Hello, I am planning a backpacking trip somewhere in the sierras in early July(7th-11th), and was wondering at what elevation I am likely to encounter snow at this time of year. I am considering either thousand island lake, or somewhere in golden trout wilderness. But am open to any other ideas/suggestions. I do a lot of backpacking in the central coast Los Padres/Big Sur area, and am looking for a more majestic experience. I am looking for somewhere with good fishing, good views, and as few people as possible. I have 4-5 days and am a relatively experienced backpacker in decent shape, and am up for a challenging trip if the rewards are worth the effort. Please let me know any ideas you might have.
If you want few people.... don't do Thousand Island. People dayhike and thruhike that area constantly. Pack trains deliver gear and food for folks. It's a zoo along the John Muir Trail.
But the scenery is hands down the most stunning you'll find...
for less traveled areas (tho not totally untravelled, they are popular to locals like me) look at trails around Dinkey Lakes, Ansel Adams, John Muir wildernesses from the southerly approach rather than coming out of Yosemite or up from agnew/reds. The scenery there is classic Sierra, granite and lakes and meadows and flowers blooming as late as September.
Golden Trout will be lower elevation but good fishing.
Emigrant Wilderness off highway 108 is hammered by stock, but also gorgeous, and bordering northwestern Yosemite.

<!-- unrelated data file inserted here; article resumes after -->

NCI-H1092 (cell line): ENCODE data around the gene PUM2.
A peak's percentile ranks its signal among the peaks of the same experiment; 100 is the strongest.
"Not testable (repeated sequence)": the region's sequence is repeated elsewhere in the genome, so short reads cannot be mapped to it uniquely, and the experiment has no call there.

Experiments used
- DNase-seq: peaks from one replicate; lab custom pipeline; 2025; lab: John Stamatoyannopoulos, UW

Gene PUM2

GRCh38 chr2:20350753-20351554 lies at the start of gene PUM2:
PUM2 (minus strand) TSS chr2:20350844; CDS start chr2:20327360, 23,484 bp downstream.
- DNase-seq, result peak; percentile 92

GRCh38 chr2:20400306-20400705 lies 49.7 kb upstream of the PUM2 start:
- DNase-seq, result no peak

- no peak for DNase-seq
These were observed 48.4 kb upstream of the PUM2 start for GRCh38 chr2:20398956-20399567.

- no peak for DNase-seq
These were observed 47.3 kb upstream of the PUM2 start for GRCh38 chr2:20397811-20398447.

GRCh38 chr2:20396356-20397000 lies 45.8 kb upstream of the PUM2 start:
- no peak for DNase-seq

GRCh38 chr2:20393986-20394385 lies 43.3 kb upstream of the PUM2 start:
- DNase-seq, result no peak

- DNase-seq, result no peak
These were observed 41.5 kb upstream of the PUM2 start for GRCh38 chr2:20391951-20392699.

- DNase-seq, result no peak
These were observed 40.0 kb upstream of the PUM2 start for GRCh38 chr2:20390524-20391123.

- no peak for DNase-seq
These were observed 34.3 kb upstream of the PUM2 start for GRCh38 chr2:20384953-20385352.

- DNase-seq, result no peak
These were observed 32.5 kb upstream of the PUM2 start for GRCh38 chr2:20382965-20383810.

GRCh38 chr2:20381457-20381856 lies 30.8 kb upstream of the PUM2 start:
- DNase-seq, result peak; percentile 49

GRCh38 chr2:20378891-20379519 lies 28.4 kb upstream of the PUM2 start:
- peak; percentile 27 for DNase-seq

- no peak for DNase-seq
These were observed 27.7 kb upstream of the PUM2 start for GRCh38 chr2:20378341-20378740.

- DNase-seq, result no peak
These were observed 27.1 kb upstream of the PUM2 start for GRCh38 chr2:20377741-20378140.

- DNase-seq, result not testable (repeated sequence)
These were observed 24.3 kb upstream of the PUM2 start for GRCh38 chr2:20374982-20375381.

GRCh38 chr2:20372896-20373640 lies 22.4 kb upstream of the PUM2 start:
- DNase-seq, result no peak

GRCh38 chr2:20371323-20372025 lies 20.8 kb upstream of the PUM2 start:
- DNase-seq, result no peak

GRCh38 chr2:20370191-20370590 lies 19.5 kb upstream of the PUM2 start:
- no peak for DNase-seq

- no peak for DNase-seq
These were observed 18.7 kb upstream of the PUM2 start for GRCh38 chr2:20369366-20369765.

Sequoia/Kings will be easier to get backpacking permits for than Yosemite and there are classic Sierra hikes to do, the hike to Alta Peak is hands down my preference over any of the Yosemite peaks, and while you will not be alone there will be maybe a dozen folks at most on top. Nothing like the hundreds who hit Half Dome, or the dozens you will find on the trail near Thousand Island.
Rae Lakes loop - absolutely gorgeous, need a week to really enjoy it. Again, you won't be alone. But not nearly as jam packed as other trips.
As for the snow... it will be melting fast, which makes creek crossings dangerous in some places. By early July we will be heading up to around 7,000 feet - I am expecting to have no issues with snow until 9,000 or more. But that's just my estimate. I was up in 9,000+ in Sequoia earlier this week and the drifts were deep... in Yosemite we hit small patches at 6,000 and found lots of it at 7,000. But a month with higher temps could see that diminished a whole lot. Keep checking.
"In the beginner's mind there are many possibilities. In the expert's mind there are few." Shunryu Suzuki
And it's a good idea to remember that snow levels don't just vary by elevation. We were at 6800 feet in Emigrant Wilderness this week, and there was little snow at our campsite. But the trail in, which was about 6300 feet, was buried in snow in a deep canyon. Exposure makes a huge difference.